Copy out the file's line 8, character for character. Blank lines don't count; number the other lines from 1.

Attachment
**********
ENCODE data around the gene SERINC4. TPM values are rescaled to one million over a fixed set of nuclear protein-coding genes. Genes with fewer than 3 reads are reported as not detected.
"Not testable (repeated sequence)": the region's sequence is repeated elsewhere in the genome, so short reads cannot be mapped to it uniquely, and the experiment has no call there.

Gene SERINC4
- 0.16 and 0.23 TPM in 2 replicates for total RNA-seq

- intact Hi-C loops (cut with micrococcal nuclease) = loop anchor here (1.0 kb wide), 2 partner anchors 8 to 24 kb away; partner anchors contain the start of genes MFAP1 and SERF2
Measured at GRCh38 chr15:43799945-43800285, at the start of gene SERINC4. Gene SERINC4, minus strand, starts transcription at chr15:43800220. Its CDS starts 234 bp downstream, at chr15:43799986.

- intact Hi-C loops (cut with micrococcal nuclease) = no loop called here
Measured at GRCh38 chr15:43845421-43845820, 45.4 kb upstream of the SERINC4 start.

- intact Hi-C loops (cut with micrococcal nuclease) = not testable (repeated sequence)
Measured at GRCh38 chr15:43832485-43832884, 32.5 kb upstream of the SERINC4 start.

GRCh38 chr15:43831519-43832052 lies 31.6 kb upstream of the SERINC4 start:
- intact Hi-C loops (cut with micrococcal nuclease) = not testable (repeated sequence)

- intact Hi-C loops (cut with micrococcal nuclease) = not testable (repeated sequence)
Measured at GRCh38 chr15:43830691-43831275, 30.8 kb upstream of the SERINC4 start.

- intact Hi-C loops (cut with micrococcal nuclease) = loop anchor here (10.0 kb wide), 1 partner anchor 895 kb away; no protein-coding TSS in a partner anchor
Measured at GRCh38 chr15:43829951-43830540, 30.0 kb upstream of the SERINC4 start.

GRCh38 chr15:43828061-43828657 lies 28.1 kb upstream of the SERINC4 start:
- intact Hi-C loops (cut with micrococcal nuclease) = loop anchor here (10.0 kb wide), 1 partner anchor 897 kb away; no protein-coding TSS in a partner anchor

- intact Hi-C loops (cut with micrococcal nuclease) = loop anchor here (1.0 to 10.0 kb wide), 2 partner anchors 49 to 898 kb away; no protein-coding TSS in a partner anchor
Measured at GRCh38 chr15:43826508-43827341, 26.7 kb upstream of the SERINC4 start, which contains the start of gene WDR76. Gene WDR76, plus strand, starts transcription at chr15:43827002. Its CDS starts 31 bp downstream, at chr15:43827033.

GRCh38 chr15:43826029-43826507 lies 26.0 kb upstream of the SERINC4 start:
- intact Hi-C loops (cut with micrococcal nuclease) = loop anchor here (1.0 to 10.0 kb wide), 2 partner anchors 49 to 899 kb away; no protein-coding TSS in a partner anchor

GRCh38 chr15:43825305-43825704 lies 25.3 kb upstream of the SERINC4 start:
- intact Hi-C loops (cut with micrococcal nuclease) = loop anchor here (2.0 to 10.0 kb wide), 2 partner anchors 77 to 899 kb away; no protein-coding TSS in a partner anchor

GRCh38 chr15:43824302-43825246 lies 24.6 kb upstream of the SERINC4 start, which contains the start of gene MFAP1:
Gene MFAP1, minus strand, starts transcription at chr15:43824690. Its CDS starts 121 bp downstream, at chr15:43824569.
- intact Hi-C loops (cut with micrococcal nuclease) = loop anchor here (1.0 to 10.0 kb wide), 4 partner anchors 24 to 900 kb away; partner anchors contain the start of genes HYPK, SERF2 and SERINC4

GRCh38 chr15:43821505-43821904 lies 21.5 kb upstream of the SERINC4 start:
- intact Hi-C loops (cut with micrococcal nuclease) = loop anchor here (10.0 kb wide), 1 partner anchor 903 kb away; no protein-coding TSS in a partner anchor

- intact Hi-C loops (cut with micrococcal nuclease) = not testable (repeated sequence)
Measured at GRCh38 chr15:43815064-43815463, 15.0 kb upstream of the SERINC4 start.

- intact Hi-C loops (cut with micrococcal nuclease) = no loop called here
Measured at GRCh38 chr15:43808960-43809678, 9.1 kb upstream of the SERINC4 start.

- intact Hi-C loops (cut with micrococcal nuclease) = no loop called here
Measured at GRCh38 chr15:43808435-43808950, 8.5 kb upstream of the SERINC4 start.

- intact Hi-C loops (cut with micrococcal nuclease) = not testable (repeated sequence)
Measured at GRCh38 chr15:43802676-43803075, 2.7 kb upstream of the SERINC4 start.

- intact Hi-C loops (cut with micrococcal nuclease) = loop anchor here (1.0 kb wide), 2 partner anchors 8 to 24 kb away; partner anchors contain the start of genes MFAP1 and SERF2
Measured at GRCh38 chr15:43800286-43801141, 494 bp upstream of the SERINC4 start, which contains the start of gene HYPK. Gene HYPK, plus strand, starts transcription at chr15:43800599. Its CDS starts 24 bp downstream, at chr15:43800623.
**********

Measured at GRCh38 chr15:43845421-43845820, 45.4 kb upstream of the SERINC4 start.